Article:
4 To Watch: MGMT

Clashing Irony and Sincerity

Music Features MGMT
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4 To Watch: MGMT

Hometown: Brooklyn, N.Y.
Members (L-R): Andrew VanWyngarden (vocals), Ben Goldwasser (keyboards, synthesizers, vocals)
Fun fact: When MGMT played at a local fair, they enlisted cheerleaders to dance along with the performance.
Why they’re worth watching: MGMT says its music follows “neo-psychedelic fashions,” yet asks that the word “psychedelic” not “be used to describe this music in any case.”
For fans of: Fiery Furnaces, Of Montreal, LCD Soundsystem 

Sometimes eclecticism can cause a problem. In 2002, when Andrew VanWyngarden and Ben Goldwasser formed the wide-ranging duo MGMT (pronounced “Management”), their con?icting interests—from Bob Dylan to electro-pop—caused them to waffle on what they wanted to sound like. “We started out just playing loops on our computers and doing weird noises and stuff over them," VanWyngarden says. "Then, midway through college, we started writing more poppy songs."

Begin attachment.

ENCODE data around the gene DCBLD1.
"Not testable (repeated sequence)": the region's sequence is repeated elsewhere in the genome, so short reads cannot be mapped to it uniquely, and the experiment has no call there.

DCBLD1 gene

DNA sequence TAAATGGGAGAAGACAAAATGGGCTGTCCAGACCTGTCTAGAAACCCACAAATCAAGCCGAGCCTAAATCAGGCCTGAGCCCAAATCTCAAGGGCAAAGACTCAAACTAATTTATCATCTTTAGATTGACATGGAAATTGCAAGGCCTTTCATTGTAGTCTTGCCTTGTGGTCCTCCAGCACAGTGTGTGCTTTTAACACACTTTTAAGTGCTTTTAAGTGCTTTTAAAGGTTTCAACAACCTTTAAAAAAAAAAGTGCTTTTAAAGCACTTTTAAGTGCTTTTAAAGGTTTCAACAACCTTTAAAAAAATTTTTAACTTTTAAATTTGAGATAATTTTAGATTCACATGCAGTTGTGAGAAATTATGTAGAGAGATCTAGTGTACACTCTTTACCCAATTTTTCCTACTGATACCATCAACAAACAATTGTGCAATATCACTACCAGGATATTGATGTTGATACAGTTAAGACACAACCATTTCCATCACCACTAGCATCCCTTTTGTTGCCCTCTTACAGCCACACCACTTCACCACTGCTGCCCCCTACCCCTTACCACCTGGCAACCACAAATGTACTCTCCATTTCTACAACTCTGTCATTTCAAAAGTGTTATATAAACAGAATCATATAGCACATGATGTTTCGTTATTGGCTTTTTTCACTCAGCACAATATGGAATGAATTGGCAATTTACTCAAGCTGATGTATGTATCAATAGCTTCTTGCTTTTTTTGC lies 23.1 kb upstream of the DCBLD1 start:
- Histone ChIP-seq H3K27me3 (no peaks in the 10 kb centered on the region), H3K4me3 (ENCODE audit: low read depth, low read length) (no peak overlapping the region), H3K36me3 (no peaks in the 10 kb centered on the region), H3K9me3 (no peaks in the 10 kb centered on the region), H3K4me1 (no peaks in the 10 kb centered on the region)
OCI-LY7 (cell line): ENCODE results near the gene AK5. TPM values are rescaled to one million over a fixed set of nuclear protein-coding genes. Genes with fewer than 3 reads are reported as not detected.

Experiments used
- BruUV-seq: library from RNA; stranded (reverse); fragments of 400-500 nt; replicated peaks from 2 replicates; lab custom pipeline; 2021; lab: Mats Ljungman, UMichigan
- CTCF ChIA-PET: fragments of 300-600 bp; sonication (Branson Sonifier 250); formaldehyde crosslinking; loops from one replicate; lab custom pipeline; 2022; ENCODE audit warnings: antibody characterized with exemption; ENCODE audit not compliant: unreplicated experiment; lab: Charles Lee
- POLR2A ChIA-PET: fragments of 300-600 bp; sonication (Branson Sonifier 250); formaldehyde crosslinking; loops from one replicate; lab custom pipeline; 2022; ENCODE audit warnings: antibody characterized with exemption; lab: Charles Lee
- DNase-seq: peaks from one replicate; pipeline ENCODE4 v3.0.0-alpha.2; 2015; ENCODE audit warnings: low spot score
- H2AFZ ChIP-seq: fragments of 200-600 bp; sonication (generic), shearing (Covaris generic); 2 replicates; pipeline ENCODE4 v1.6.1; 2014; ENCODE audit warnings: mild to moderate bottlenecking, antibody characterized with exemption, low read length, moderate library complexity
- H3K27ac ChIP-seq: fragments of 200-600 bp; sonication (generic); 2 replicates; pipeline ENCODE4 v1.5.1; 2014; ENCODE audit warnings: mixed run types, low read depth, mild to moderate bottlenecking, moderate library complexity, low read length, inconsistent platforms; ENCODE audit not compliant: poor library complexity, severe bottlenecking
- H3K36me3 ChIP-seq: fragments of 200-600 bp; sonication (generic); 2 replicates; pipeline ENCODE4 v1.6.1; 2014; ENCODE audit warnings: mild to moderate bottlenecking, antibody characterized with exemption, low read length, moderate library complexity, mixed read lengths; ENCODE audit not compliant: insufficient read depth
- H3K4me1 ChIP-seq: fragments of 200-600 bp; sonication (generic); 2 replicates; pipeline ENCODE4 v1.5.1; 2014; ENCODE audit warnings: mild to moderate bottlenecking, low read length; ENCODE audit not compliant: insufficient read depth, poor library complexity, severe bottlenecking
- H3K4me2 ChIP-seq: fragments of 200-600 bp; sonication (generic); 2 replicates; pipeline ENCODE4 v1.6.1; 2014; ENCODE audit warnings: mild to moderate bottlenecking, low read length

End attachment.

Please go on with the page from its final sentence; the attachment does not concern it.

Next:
After years of vacillating between experimental noise and sarcastic pop songs, MGMT hit on a way to bridge the gap between these musical extremes. Now their sound hides its complexity behind big hooks and danceable beats. “The songs are poppy and melodic, but there’s unconventional structure,” Goldwasser says. By following re?ections on 9/11 with sardonic lyrics about sleeping around, even the band seems unable to tell if they’re being ironic or sincere. “They both ?t there,” Goldwasser continues. “We’re still having a lot of fun with it, but at the same time we're taking on some pretty serious shit."

The mix of dance beats and clashing tones on MGMT’s debut LP, Oracular Spectacular, lends the album a woozy, disjointed feeling, like speaking with someone who knows some English but won’t let on exactly how much. “It’s kind of like being creative and being destructive—want these opposites to come forth in the music and we want it to be confusing and contradictory,” VanWyngarden says. “We wanted to agitate people a little bit but still make it so they really want to listen to it again, even though they’re annoyed. I think that we accomplished that really well.”